Are you worried about the way that you’ve been sleeping? It could be the result of something as common as stress. But it could also be the result of a more serious health condition, like narcolepsy. A sleep disorder that brings on excessive sleepiness, sleep paralysis, and even hallucinations or loss of muscle control, narcolepsy affects men, women, and children. Approximately one in 2,000 people live with narcolepsy, and the condition’s symptoms can begin in childhood or adulthood. Narcolepsy is a condition that can truly affect anyone. Search online to learn what the symptoms of narcolepsy can look like.
Narcolepsy is a condition that often goes unnoticed and undiagnosed for years. However, you can’t begin to treat its effects until you have a diagnosis. If you think you might be experiencing narcolepsy, search online to discover its most common symptoms.
What Causes Narcolepsy?
The exact cause of narcolepsy is still unknown. Medical experts think that it’s caused by the result of a few different issues coming together and causing problems within the brain, all of which end up disturbing your REM sleep.
It’s also thought that certain genes may be linked to narcolepsy. Those genes might control the production of the chemicals that send you sleep and wake signals, or they might affect the chemical hypocretin, which is important for sleep.
Who’s At Risk for Developing Narcolepsy?
Anyone can develop narcolepsy. It’s a condition that affects individuals of all ages, all genders, and all backgrounds.
However, some factors may put you at a higher risk for developing narcolepsy. Age is a known risk factor – the condition typically appears between the ages of 10 and 30 years old. Family history is another risk factor. If you have a family member who has narcolepsy, your risk of developing the condition is 20 to 40 times higher.
How do you know if you have narcolepsy? Your symptoms will be the first sign of a potential problem.
Narcolepsy symptoms can vary, and each person can experience completely different symptoms. Some cases of narcolepsy are more severe than others, and that can affect the symptoms you see too.
The symptoms of narcolepsy also depend on which type of narcolepsy you’re suffering from. There are two primary types:
- Narcolepsy with Cataplexy: You experience narcolepsy symptoms and cataplexy, or sudden muscle weakness and loss of muscle control. Cataplexy episodes can be triggered by strong emotions, like laughter or excitement.
- Narcolepsy without Cataplexy: You experience only the symptoms of narcolepsy, with no sudden muscle issues. This type is often less severe.
When signs and symptoms begin, they typically come on strong. The first few years of living with narcolepsy can be the most challenging. Symptoms typically include:
- Excessive daytime sleepiness that causes you to fall asleep anywhere, anytime without warning.
- Decreased alertness and focus.
- Difficulty concentrating.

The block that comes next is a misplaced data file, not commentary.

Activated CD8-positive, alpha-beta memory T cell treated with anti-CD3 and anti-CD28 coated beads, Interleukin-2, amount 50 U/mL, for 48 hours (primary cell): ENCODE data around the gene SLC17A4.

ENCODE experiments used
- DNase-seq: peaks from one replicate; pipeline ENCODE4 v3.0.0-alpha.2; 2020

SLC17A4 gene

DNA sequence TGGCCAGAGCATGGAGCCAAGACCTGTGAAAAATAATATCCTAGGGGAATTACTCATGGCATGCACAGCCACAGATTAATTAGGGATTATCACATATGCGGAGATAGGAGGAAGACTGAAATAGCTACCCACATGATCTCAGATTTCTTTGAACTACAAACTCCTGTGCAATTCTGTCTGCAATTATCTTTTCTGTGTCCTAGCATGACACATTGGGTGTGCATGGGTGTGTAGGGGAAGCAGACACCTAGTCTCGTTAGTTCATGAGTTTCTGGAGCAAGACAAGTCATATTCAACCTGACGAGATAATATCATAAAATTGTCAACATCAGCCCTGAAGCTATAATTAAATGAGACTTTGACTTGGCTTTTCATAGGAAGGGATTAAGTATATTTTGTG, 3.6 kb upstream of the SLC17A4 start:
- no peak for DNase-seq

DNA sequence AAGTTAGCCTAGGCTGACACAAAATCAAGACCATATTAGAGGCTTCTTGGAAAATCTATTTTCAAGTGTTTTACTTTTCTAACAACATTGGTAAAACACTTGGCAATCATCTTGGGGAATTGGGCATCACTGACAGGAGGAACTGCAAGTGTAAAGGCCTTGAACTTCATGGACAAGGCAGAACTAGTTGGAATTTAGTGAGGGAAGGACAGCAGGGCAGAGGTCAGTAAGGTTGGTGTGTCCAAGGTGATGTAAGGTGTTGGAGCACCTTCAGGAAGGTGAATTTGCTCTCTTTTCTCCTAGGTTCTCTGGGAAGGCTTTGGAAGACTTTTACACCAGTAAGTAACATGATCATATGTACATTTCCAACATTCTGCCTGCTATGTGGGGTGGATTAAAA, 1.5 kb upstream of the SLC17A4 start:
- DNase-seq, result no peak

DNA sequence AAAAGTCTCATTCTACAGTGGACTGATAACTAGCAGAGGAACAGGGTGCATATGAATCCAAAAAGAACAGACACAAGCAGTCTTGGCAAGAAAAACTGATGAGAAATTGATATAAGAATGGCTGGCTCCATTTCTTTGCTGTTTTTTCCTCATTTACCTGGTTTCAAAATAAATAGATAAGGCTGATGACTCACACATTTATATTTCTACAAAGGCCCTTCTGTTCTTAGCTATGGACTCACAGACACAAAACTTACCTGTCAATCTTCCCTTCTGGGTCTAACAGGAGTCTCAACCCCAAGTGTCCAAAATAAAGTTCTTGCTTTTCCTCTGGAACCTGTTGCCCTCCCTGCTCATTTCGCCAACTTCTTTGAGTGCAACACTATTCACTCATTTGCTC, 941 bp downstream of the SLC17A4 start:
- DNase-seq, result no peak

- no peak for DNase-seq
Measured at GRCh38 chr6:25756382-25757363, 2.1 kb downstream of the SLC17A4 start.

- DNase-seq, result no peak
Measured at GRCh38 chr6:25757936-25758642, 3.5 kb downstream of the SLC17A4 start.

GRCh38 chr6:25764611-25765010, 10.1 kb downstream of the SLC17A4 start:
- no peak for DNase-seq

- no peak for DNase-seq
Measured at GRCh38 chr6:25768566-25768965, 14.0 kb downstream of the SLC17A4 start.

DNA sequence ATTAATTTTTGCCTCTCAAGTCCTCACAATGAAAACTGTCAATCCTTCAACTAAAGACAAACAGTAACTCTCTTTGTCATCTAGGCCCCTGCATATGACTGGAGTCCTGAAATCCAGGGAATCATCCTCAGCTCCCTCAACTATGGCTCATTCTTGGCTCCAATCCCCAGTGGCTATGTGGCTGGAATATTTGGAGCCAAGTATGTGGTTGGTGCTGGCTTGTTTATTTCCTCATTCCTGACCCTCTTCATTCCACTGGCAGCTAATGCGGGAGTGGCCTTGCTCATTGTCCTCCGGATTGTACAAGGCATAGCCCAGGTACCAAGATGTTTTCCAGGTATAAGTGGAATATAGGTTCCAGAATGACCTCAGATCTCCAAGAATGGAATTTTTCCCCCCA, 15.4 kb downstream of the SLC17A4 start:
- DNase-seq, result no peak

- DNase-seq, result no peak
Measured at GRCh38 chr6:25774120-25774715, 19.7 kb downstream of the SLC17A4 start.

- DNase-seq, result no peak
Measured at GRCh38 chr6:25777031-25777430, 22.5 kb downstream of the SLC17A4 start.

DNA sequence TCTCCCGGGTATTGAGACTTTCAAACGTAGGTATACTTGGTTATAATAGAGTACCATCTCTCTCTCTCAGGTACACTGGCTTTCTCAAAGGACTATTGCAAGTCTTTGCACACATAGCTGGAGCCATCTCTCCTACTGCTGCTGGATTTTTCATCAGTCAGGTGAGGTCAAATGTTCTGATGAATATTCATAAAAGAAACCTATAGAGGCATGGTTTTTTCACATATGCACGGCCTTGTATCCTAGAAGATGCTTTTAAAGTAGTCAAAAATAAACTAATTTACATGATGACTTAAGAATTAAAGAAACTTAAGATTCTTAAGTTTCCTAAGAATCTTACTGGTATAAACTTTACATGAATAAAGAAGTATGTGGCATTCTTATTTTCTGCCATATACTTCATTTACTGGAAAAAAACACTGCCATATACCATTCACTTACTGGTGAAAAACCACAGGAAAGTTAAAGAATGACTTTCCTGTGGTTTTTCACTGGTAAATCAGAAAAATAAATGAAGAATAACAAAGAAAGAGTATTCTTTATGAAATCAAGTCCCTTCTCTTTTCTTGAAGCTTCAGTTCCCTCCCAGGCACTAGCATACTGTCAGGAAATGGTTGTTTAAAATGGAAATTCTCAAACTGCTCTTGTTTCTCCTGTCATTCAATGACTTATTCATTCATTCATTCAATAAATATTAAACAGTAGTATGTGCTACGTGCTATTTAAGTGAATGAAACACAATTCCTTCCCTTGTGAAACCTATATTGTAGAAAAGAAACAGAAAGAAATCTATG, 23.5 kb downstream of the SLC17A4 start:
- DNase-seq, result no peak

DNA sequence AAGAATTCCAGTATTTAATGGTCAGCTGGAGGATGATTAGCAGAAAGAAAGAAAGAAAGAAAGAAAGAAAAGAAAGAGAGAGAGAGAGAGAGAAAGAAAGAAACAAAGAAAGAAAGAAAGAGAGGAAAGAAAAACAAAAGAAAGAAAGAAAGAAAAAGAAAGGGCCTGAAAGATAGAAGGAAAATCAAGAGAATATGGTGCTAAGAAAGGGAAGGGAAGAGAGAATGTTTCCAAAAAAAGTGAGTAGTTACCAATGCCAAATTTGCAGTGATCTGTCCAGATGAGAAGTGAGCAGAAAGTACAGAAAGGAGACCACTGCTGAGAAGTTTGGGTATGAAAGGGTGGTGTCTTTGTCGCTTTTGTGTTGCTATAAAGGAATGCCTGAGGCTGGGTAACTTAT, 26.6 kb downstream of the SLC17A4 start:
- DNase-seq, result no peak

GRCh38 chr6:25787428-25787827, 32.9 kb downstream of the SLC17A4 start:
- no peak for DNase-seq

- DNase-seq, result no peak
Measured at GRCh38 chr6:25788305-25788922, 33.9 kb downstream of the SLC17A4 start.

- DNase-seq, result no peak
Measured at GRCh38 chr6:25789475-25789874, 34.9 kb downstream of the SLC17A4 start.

- A sudden loss of muscle tone (usually caused by cataplexy).
- Sleep paralysis, or a temporary inability to move or speak.
- Changes in your REM sleep.
- Hallucinations as you fall asleep or wake up.
Narcolepsy can also introduce other health conditions. It’s common for individuals with narcolepsy to also suffer from other sleep disorders, like obstructive sleep apnea, restless leg syndrome, or insomnia.
How Narcolepsy is Treated
Once you’ve seen a doctor and officially undergone the diagnostic tests needed to confirm narcolepsy, you’ll be able to take steps towards treating the condition. If you do have narcolepsy, you may be able to treat its symptoms in a few different ways.
Narcolepsy is a chronic condition, which means there’s currently no cure available. However, treatments may be able to lessen or help you manage your symptoms throughout your life.
Medication is often the first treatment strategy available to try. There are a few different types of medications that can help narcolepsy symptoms, including:
- Stimulants. These medications can help you stay awake throughout the day.
- Serotonin-norepinephrine reuptake inhibitors (SNRIs), which can treat cataplexy, hallucinations, and sleep paralysis.
- Selective serotonin reuptake inhibitors (SSRIs). These medications can help you better regulate your sleep.
- Antidepressants, which may reduce symptoms of cataplexy, sleep paralysis, and hallucinations.
Other medications have recently been approved by the FDA to treat specific symptoms of narcolepsy. Talk to your doctor to see if these medications may work for you, or if they’re a good fit for the symptoms you’re dealing with most often.
Because narcolepsy cannot be cured, it’s a condition that you have to learn to live with. While the medical world is still working to discover what, exactly, causes narcolepsy, there are ways to treat the symptoms of the condition. And if you take action and see your doctor as soon as symptoms first begin appearing, you can begin working towards a treatment option that works for you.